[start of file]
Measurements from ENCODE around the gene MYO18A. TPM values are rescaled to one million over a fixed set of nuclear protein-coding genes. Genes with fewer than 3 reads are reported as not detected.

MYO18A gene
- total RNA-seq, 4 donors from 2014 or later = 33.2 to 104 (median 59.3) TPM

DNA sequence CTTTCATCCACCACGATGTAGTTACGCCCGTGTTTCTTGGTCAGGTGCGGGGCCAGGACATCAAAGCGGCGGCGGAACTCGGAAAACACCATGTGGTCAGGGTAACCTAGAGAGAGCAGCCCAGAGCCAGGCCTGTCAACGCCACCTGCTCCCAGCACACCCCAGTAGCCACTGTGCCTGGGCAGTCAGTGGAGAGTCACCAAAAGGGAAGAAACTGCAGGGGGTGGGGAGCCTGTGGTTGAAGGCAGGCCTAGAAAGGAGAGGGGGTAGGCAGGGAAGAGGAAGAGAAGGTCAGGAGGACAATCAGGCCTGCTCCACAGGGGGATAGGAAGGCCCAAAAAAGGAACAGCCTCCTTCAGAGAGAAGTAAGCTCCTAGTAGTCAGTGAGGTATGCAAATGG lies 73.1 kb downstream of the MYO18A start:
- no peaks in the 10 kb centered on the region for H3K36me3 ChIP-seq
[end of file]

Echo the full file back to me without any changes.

Measurements from ENCODE around the gene MYO18A. TPM values are rescaled to one million over a fixed set of nuclear protein-coding genes. Genes with fewer than 3 reads are reported as not detected.

MYO18A gene
- total RNA-seq, 4 donors from 2014 or later = 33.2 to 104 (median 59.3) TPM

DNA sequence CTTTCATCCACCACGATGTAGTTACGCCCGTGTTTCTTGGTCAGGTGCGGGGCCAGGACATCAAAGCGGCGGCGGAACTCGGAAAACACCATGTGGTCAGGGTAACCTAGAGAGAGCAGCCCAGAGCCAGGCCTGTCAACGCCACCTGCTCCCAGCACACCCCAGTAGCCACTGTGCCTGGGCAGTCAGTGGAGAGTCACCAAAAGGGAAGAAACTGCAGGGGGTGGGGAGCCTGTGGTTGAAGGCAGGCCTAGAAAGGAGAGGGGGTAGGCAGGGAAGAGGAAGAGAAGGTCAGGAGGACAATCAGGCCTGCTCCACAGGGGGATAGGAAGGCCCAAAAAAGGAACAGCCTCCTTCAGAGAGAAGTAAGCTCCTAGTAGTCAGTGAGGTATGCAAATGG lies 73.1 kb downstream of the MYO18A start:
- no peaks in the 10 kb centered on the region for H3K36me3 ChIP-seq